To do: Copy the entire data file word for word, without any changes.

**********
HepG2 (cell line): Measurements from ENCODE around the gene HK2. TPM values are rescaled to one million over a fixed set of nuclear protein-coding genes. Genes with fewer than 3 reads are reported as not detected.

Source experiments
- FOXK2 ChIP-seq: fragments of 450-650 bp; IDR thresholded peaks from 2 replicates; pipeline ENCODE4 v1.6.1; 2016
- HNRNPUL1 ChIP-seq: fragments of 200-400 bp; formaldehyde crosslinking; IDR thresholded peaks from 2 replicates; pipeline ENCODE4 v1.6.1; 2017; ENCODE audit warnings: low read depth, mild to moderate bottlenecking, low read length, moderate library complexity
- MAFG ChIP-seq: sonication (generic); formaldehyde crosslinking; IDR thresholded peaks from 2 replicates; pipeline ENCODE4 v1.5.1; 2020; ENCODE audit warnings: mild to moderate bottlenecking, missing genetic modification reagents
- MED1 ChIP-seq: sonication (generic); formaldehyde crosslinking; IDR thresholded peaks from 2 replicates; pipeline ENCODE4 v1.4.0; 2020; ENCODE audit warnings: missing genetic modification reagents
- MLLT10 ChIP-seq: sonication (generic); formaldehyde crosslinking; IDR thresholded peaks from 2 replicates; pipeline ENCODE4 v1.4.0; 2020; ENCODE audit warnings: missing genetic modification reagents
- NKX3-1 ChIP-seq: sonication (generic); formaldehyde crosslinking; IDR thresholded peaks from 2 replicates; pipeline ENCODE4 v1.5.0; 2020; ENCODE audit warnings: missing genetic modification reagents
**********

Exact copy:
HepG2 (cell line): Measurements from ENCODE around the gene HK2. TPM values are rescaled to one million over a fixed set of nuclear protein-coding genes. Genes with fewer than 3 reads are reported as not detected.

Source experiments
- FOXK2 ChIP-seq: fragments of 450-650 bp; IDR thresholded peaks from 2 replicates; pipeline ENCODE4 v1.6.1; 2016
- HNRNPUL1 ChIP-seq: fragments of 200-400 bp; formaldehyde crosslinking; IDR thresholded peaks from 2 replicates; pipeline ENCODE4 v1.6.1; 2017; ENCODE audit warnings: low read depth, mild to moderate bottlenecking, low read length, moderate library complexity
- MAFG ChIP-seq: sonication (generic); formaldehyde crosslinking; IDR thresholded peaks from 2 replicates; pipeline ENCODE4 v1.5.1; 2020; ENCODE audit warnings: mild to moderate bottlenecking, missing genetic modification reagents
- MED1 ChIP-seq: sonication (generic); formaldehyde crosslinking; IDR thresholded peaks from 2 replicates; pipeline ENCODE4 v1.4.0; 2020; ENCODE audit warnings: missing genetic modification reagents
- MLLT10 ChIP-seq: sonication (generic); formaldehyde crosslinking; IDR thresholded peaks from 2 replicates; pipeline ENCODE4 v1.4.0; 2020; ENCODE audit warnings: missing genetic modification reagents
- NKX3-1 ChIP-seq: sonication (generic); formaldehyde crosslinking; IDR thresholded peaks from 2 replicates; pipeline ENCODE4 v1.5.0; 2020; ENCODE audit warnings: missing genetic modification reagents